The two sailing days, totaled 7.5 hours underway. The first was with Mendy and the second with Eduardo, who I met on David's Hidden Hand recently. He described the nice ten day cruise from Providence RI to Nantucket on a friend's catamaran this summer that he and his wife and two teenagers enjoyed. I even enjoy hearing about other people's cruises! He is shown here framed by both the Throggs Neck and Whitestone Bridges, a lucky shot on a day with good clear visibility.
There is no rule against "poaching" of a friend's crew; rather it is a matter of enlarging the circle. Eduardo is a "Club Boat" member of the City Island YC. We at the Harlem have a similar program which is a membership incubator. For a fee much lower than full dues, after the person is admitted to membership and checked out as an able sailor, subject to availability, he or she can use any of the Club's small fleet of 23 to 25 foot boats. The "subject to availability" rule has never actually been operative because so far there has always been enough availability. The purpose of the program is to create new sailors who will eventually want and be able to own their own boats and will join the Club, where they have made friends, to become "Active", full dues, members. This has worked for us at the Harlem but interestingly, in Eduardo's club an unexpected adverse consequence has occurred. Senior Active boat owning members of the club, who feel that they can no longer maintain their own big boats, sell them and reduce their membership category down to "Club Boat" status.
Both days we cut generally similar wakes with winds out of the east but varying in strength and direction: into Littleneck Bay, and out past the Throggs Neck Bridge, with variations of course. Both days we passed the same string of barges with tug attached, anchored out in the Sound. With Mendy we passed a large catamaran with nine folks sitting on the foredeck which had full sails up but was moving incredibly slowly: we passed her three times! I am so pleased with Mendy's progress in the art of sailing. With Eduardo, I put up the genoa on port tack for the long reach from the Harlem to the moored boats at the south end of Little Neck Bay. I did it to demonstrate that sail to Eduardo; it was one of the relatively few times the Genoa was used this season.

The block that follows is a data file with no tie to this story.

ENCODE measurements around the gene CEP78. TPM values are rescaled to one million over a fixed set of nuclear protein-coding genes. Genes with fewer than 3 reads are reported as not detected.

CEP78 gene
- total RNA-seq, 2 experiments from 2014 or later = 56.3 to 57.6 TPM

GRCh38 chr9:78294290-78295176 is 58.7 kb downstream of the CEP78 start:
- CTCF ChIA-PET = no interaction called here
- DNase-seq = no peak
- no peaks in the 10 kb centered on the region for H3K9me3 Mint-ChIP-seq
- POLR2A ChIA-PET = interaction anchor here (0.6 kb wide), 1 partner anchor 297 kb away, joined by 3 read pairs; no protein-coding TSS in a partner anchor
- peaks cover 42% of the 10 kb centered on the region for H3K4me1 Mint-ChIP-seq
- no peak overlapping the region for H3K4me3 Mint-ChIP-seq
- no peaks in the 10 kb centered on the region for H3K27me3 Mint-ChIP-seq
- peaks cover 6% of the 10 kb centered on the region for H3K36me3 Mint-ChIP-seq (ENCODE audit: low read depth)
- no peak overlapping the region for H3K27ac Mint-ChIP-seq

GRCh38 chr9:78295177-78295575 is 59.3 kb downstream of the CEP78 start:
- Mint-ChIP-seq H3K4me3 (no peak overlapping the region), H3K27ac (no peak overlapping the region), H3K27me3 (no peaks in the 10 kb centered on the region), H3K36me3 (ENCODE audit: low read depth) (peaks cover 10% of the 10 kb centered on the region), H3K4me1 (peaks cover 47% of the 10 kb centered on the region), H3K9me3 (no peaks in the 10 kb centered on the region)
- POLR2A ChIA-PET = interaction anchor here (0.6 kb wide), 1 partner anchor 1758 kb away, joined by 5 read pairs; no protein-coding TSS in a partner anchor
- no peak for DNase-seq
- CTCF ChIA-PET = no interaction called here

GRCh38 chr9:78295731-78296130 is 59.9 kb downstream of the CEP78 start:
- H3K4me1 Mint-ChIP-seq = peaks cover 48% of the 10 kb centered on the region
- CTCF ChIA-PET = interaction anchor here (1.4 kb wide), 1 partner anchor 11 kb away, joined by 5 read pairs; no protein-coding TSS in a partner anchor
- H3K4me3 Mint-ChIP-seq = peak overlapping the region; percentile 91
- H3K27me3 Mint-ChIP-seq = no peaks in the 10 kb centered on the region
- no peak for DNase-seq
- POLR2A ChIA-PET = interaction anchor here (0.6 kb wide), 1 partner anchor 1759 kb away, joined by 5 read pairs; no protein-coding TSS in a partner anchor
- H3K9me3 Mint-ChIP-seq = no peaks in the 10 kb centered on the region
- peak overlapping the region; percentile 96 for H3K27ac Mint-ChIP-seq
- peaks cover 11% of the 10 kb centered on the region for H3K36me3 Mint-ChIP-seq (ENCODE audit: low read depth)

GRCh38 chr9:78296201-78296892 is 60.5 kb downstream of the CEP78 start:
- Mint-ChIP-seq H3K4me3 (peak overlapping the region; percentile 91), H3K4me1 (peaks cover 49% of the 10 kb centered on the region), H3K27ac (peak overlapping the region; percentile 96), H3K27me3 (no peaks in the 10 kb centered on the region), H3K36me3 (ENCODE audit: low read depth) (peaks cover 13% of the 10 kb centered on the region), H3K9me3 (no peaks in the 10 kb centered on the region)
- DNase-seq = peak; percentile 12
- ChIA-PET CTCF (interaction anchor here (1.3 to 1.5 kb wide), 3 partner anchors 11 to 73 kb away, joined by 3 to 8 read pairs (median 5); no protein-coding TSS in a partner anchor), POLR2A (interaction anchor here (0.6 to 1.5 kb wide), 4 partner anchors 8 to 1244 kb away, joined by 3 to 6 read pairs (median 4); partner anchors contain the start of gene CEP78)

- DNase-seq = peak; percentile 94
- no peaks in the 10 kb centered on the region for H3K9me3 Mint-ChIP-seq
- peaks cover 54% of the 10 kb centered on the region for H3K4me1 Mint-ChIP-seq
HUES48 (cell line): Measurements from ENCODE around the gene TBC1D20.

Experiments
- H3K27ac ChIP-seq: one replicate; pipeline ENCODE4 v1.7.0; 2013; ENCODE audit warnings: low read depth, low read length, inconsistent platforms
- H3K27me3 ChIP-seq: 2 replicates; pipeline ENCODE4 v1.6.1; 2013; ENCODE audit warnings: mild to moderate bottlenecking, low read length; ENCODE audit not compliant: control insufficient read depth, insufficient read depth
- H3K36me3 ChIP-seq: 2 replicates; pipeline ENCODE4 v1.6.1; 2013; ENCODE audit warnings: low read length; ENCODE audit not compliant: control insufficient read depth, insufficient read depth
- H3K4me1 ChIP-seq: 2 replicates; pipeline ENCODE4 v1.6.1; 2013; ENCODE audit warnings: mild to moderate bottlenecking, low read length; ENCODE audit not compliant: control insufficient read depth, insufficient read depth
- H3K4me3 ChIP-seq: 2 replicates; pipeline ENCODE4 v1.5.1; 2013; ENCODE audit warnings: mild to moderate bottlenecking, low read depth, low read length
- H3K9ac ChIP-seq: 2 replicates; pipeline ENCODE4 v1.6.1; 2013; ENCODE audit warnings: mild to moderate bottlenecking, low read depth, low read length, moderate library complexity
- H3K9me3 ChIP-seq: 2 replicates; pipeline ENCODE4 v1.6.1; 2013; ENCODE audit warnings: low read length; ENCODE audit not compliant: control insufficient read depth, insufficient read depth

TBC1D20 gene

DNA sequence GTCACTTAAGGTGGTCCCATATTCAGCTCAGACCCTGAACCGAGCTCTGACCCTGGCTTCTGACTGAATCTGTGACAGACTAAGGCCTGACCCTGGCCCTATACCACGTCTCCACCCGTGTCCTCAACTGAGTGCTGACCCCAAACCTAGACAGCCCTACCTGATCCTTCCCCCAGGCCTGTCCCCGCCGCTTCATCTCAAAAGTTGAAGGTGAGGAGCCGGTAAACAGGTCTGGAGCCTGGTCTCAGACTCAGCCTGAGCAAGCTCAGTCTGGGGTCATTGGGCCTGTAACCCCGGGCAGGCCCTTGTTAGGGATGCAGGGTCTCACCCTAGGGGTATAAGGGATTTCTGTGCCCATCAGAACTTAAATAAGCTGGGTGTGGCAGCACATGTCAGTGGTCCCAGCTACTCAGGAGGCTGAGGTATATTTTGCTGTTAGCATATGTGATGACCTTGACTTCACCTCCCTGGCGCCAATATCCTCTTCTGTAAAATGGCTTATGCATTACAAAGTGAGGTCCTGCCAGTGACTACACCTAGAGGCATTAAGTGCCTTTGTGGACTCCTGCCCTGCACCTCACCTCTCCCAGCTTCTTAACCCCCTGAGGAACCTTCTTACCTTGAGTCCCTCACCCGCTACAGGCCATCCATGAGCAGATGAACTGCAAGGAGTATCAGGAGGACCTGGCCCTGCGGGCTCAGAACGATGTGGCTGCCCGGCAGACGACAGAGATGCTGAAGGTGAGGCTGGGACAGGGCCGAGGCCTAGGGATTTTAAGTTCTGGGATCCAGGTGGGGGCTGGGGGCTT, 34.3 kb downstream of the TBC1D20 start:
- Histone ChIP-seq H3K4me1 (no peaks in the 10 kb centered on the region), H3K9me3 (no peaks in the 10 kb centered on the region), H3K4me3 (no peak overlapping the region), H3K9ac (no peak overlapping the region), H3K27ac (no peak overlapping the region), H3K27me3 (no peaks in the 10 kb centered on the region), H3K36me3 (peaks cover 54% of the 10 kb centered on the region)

The work day was one on which, again, I did everything I had hoped to accomplish, at least mostly accomplished them. With the help of our Marine Chairman and the Club's forklift, our dinghy, partially deflated, is sitting, inverted, on the top of the Club's dinghy rack for the winter. It could be seen as a tempting target for thieves, but they would need a fork lift to get it down. The cheapest hour of free skilled labor imaginable and it is always fun working with friends. Thanks Dan. I also removed 99% of the fish guts and scales that were spread around in a five foot diameter pattern on ILENE's foredeck; gosh those birds have lousy table manners! It was too windy on the foredeck to work comfortably and I need another pass at it with stronger soap and a stronger brush to complete the removal of the stain.
The last problem was diesel in the bilge. I used a 3M pad (that miraculously absorbs diesel but very little water) in my rubber-gloved right hand to mop up the pink liquid and squeeze it out into a plastic one quart tub set is a large flat plastic tray. Then poured the tub into bottles with secure caps and cleaned up the spills in the tray. I got about 1.5 gallons and I think that next time I will get the final 1% when it shakes down to the lowest portion of the bilge.
Ah, but the most important thing is that I finally figured out how the diesel was getting there and was thus able to prevent a recurrence. I chalk the problem up to my absentminded stupidity. The fuel runs down from the deck fill into the tank though a rubber type hose about one inch in inside diameter. At the bottom end the hose is pushed onto an aluminum tube that protrudes from the aluminum tank. And the hose-tube connection is secured by two hose clamps that press against the outside of the hose against the tube. Everything was in place but I had not tightened the clamps! They were in place but just hanging there uselessly. very easy to fix.